Wolf

Plot

Publisher Will Randall becomes a werewolf and has to fight to keep his job.

Release Year: 1994

Rating: 6.0/10 (25,146 voted)

Director:
Mike Nichols

Stars: Jack Nicholson, Michelle Pfeiffer, James Spader

Storyline
Worn down and out of luck, aging publisher Will Randall is at the end of his rope when a younger co-worker snatches both his job and wife out from under his nose. But after being bit by a wolf, Will suddenly finds himself energized, more competitive than ever, and possessed with amazingly heightened senses. Meanwhile, the beautiful daughter of his shrewd boss begins to fall for him – without realizing that the man she's begun to love is gradually turning into the creature by which he was bit.

Writers: Jim Harrison, Wesley Strick

Cast:

Jack Nicholson

Will Randall


Michelle Pfeiffer

Laura Alden


James Spader

Stewart Swinton


Kate Nelligan

Charlotte Randall


Richard Jenkins

Detective Bridger


Christopher Plummer

Raymond Alden


Eileen Atkins

Mary


David Hyde Pierce

Roy


Om Puri

Dr. Vijay Alezais


Ron Rifkin

Doctor


Prunella Scales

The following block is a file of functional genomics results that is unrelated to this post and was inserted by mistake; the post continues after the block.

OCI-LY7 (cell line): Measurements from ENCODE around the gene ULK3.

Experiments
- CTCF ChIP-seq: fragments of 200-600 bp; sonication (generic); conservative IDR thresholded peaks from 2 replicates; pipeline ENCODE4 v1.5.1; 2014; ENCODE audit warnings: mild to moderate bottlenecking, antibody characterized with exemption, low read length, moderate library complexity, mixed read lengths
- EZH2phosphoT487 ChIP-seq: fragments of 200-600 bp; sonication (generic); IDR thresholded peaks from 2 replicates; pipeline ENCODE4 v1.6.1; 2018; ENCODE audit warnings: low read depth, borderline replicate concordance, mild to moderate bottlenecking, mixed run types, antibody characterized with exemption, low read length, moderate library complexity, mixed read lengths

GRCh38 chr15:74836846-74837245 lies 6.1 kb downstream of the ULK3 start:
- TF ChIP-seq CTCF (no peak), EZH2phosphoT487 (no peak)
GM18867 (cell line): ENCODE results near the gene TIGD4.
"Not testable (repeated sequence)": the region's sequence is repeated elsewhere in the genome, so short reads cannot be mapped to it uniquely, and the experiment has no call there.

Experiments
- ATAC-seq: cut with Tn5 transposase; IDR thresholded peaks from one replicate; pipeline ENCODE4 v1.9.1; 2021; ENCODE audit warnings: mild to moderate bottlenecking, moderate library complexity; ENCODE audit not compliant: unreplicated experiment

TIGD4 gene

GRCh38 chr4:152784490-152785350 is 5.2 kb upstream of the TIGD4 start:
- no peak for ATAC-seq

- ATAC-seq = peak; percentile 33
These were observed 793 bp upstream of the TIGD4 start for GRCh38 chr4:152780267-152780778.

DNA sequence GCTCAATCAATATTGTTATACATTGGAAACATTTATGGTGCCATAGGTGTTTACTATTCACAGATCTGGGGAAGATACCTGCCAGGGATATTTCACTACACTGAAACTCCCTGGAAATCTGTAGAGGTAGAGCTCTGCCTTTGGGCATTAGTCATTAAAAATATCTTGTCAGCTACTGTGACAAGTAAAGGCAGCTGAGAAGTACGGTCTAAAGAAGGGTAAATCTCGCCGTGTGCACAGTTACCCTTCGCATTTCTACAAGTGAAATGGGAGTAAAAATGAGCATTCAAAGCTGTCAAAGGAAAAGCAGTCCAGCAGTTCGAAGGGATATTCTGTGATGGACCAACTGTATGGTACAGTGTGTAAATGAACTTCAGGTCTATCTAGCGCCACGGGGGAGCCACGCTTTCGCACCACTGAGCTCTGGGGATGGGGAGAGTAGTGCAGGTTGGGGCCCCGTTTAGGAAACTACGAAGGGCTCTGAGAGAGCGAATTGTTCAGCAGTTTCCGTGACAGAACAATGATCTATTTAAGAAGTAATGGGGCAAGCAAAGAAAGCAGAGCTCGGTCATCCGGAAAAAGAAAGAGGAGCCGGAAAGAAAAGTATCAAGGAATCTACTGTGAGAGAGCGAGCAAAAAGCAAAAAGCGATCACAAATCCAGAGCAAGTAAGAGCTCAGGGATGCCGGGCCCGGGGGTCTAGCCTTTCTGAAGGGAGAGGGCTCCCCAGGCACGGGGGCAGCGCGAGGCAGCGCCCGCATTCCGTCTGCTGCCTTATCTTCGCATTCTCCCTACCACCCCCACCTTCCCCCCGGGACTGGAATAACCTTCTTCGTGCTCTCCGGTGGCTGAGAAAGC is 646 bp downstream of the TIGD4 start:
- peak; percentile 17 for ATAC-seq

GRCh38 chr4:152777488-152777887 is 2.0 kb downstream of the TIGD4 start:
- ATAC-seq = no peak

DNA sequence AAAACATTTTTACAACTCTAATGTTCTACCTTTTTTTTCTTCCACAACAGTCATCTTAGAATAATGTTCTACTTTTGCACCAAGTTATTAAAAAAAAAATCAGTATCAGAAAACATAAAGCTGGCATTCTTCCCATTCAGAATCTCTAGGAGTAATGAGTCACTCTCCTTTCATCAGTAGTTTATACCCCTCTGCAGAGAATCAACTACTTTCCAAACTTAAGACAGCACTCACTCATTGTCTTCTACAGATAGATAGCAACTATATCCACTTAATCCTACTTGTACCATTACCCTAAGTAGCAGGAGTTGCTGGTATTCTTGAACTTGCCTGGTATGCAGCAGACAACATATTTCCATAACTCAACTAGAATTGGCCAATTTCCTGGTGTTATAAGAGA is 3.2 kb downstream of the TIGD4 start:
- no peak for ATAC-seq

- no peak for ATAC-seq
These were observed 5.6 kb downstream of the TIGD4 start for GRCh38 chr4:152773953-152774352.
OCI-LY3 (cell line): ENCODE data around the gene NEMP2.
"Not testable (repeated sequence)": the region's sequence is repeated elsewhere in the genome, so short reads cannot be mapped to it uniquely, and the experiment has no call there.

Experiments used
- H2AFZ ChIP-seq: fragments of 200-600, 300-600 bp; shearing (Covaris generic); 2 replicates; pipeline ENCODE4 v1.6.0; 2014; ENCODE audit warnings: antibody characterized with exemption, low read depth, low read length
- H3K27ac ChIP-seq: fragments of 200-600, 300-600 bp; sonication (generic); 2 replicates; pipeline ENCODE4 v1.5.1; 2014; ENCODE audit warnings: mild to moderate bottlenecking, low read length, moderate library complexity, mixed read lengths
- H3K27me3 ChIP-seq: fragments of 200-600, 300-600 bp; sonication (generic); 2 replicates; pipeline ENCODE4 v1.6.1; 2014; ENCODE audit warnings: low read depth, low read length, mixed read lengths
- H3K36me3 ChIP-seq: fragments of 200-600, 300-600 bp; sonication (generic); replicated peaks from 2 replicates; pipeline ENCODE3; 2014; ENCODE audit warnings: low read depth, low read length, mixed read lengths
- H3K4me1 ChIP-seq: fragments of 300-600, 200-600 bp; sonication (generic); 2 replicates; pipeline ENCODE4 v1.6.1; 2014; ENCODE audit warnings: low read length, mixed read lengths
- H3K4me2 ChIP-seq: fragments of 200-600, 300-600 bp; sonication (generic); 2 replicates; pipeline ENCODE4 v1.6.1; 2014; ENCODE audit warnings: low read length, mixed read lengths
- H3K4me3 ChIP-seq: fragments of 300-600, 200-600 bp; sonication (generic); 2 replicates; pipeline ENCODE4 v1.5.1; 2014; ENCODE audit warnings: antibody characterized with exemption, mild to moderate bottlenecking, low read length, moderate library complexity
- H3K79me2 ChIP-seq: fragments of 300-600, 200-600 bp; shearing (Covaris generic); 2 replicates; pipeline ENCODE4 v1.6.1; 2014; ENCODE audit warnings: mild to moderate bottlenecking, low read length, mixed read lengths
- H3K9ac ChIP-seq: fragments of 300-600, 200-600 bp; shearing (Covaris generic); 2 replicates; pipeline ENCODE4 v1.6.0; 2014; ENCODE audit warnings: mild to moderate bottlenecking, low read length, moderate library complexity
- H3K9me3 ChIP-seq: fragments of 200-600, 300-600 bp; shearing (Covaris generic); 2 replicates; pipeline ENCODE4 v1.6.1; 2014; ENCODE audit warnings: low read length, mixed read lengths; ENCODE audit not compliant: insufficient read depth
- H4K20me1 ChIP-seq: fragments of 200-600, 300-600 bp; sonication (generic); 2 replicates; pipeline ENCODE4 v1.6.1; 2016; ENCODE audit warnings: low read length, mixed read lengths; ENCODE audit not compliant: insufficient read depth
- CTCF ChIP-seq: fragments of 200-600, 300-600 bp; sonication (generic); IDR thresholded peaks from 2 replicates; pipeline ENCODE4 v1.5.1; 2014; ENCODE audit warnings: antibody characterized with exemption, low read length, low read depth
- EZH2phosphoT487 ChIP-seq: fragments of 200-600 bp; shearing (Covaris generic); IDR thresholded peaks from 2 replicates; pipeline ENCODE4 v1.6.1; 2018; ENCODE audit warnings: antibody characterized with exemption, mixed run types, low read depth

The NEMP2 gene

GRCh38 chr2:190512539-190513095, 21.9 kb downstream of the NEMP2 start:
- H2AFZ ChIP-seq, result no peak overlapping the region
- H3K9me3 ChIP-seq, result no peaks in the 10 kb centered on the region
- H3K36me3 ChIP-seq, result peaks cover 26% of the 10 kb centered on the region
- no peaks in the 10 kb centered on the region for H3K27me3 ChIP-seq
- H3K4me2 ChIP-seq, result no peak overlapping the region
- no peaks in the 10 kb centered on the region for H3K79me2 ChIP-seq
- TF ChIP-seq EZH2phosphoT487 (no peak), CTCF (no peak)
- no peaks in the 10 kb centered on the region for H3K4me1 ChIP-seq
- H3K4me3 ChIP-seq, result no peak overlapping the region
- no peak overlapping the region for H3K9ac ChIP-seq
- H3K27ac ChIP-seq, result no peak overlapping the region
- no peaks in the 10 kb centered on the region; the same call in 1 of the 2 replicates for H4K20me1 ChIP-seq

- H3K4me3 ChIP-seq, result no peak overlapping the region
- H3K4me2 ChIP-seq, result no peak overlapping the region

Maude


Brian Markinson

Detective Wade


Peter Gerety

George


Bradford English

Keyes


Stewart J. Zully

Gary

Taglines:
The Animal Is Out

Release Date: 17 June 1994

Filming Locations: Bradbury Building – 304 S. Broadway, Downtown, Los Angeles, California, USA



Box Office Details

Budget: $70,000,000

(estimated)

Gross: $131,002,597
(Worldwide)



Technical Specs

Runtime:



Did You Know?

Trivia:

Prunella Scales filmed her part in four days.

Goofs:

Revealing mistakes:
After Will picks up Stewart in the pond and throws him at the stone stairs, it is obviously a mannequin that hits and bounces off the stairs.

Quotes:

Dr. Vijay Alezias:
And it feels good to be a wolf, doesn't it? Power without guilt. Love without doubt.



User Review

A Classy Werewolf Story

Rating: 8/10


Here's a werewolf movie done with some style and some class. This may
be the only werewolf-business world combination. It features effective
villains played by James Spader and Christopher Plummer. I've always
found Spader an easy guy to dislike, in any film.

Jack Nicholson is the lead guy, however, and is refreshingly low-key,
especially for him. I don't believe he ever raised his voice in this
movie, acting very subdued throughout.

There isn't as much action as you see in most modern-day horror movies
but yet this is such an intense story that you don't lose interest.
It's pretty good in the visual department, too, and it doesn't hurt to
ogle Michelle Pfeiffer.

Even though the profanity is pretty low for a '90s film, when it's
there it's needless. They could could have done this movie, believe it
or not, without any and it still would have been good. I'm not
complaining. I still recommend this, but not for people who are looking
for an action–packed vampire film.